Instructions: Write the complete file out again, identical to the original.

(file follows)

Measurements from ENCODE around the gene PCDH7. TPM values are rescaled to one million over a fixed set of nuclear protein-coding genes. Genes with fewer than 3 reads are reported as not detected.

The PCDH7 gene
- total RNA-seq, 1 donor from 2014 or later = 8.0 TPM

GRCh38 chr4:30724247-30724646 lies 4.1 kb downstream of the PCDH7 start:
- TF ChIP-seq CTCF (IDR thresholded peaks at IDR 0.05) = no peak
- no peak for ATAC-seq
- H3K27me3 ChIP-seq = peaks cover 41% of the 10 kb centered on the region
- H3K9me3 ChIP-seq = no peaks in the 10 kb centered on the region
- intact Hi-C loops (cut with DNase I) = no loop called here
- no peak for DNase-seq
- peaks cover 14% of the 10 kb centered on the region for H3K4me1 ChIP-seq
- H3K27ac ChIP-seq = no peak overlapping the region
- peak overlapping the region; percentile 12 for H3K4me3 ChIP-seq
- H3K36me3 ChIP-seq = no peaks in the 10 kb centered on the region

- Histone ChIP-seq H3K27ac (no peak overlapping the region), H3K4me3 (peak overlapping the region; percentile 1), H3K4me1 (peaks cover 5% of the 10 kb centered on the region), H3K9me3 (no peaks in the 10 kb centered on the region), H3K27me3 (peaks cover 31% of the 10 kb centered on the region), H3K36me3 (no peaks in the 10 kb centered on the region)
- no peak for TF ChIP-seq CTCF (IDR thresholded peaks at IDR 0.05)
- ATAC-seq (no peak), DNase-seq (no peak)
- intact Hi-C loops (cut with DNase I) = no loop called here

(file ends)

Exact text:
Measurements from ENCODE around the gene PCDH7. TPM values are rescaled to one million over a fixed set of nuclear protein-coding genes. Genes with fewer than 3 reads are reported as not detected.

The PCDH7 gene
- total RNA-seq, 1 donor from 2014 or later = 8.0 TPM

GRCh38 chr4:30724247-30724646 lies 4.1 kb downstream of the PCDH7 start:
- TF ChIP-seq CTCF (IDR thresholded peaks at IDR 0.05) = no peak
- no peak for ATAC-seq
- H3K27me3 ChIP-seq = peaks cover 41% of the 10 kb centered on the region
- H3K9me3 ChIP-seq = no peaks in the 10 kb centered on the region
- intact Hi-C loops (cut with DNase I) = no loop called here
- no peak for DNase-seq
- peaks cover 14% of the 10 kb centered on the region for H3K4me1 ChIP-seq
- H3K27ac ChIP-seq = no peak overlapping the region
- peak overlapping the region; percentile 12 for H3K4me3 ChIP-seq
- H3K36me3 ChIP-seq = no peaks in the 10 kb centered on the region

- Histone ChIP-seq H3K27ac (no peak overlapping the region), H3K4me3 (peak overlapping the region; percentile 1), H3K4me1 (peaks cover 5% of the 10 kb centered on the region), H3K9me3 (no peaks in the 10 kb centered on the region), H3K27me3 (peaks cover 31% of the 10 kb centered on the region), H3K36me3 (no peaks in the 10 kb centered on the region)
- no peak for TF ChIP-seq CTCF (IDR thresholded peaks at IDR 0.05)
- ATAC-seq (no peak), DNase-seq (no peak)
- intact Hi-C loops (cut with DNase I) = no loop called here